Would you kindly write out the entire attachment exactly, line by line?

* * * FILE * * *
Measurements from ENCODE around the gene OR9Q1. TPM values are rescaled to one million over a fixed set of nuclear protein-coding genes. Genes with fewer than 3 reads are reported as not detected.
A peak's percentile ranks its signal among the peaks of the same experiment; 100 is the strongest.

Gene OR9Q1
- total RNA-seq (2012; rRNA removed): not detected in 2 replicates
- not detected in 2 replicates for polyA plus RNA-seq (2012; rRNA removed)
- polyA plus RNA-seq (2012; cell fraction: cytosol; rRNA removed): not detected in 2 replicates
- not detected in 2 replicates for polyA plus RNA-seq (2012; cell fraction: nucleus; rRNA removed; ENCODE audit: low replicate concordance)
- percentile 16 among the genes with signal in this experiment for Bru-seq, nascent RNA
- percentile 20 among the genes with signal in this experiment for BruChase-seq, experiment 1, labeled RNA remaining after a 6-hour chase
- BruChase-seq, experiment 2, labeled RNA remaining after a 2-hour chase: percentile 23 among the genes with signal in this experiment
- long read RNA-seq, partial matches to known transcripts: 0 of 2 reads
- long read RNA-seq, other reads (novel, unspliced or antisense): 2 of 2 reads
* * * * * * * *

Measurements from ENCODE around the gene OR9Q1. TPM values are rescaled to one million over a fixed set of nuclear protein-coding genes. Genes with fewer than 3 reads are reported as not detected.
A peak's percentile ranks its signal among the peaks of the same experiment; 100 is the strongest.

Gene OR9Q1
- total RNA-seq (2012; rRNA removed): not detected in 2 replicates
- not detected in 2 replicates for polyA plus RNA-seq (2012; rRNA removed)
- polyA plus RNA-seq (2012; cell fraction: cytosol; rRNA removed): not detected in 2 replicates
- not detected in 2 replicates for polyA plus RNA-seq (2012; cell fraction: nucleus; rRNA removed; ENCODE audit: low replicate concordance)
- percentile 16 among the genes with signal in this experiment for Bru-seq, nascent RNA
- percentile 20 among the genes with signal in this experiment for BruChase-seq, experiment 1, labeled RNA remaining after a 6-hour chase
- BruChase-seq, experiment 2, labeled RNA remaining after a 2-hour chase: percentile 23 among the genes with signal in this experiment
- long read RNA-seq, partial matches to known transcripts: 0 of 2 reads
- long read RNA-seq, other reads (novel, unspliced or antisense): 2 of 2 reads